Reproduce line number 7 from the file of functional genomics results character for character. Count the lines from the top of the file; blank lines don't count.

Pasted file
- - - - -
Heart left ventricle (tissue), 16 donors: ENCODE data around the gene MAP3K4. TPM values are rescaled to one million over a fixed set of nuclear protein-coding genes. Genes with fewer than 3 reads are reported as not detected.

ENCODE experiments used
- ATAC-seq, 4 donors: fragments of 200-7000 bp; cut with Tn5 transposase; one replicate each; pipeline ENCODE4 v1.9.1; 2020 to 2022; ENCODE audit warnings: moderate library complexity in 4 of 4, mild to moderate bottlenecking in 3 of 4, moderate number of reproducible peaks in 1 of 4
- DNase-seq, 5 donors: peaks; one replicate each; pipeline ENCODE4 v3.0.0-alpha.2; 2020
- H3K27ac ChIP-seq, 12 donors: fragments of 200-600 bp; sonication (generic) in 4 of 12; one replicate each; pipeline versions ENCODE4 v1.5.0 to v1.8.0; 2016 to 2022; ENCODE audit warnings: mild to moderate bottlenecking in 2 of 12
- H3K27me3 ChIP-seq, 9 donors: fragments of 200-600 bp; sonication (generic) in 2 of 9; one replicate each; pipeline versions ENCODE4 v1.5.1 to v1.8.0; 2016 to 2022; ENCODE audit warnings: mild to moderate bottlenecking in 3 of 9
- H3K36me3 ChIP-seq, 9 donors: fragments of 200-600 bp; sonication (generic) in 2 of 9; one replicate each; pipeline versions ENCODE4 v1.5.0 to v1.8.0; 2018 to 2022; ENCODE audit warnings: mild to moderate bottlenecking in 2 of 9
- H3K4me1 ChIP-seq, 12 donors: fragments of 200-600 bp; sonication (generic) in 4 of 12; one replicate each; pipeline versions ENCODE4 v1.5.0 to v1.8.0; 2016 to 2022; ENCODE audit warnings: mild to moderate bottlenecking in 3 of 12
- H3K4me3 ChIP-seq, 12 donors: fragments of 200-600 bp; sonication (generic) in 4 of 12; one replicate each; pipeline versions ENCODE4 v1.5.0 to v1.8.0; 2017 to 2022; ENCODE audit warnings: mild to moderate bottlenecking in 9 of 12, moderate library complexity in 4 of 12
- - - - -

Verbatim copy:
- H3K36me3 ChIP-seq, 9 donors: fragments of 200-600 bp; sonication (generic) in 2 of 9; one replicate each; pipeline versions ENCODE4 v1.5.0 to v1.8.0; 2018 to 2022; ENCODE audit warnings: mild to moderate bottlenecking in 2 of 9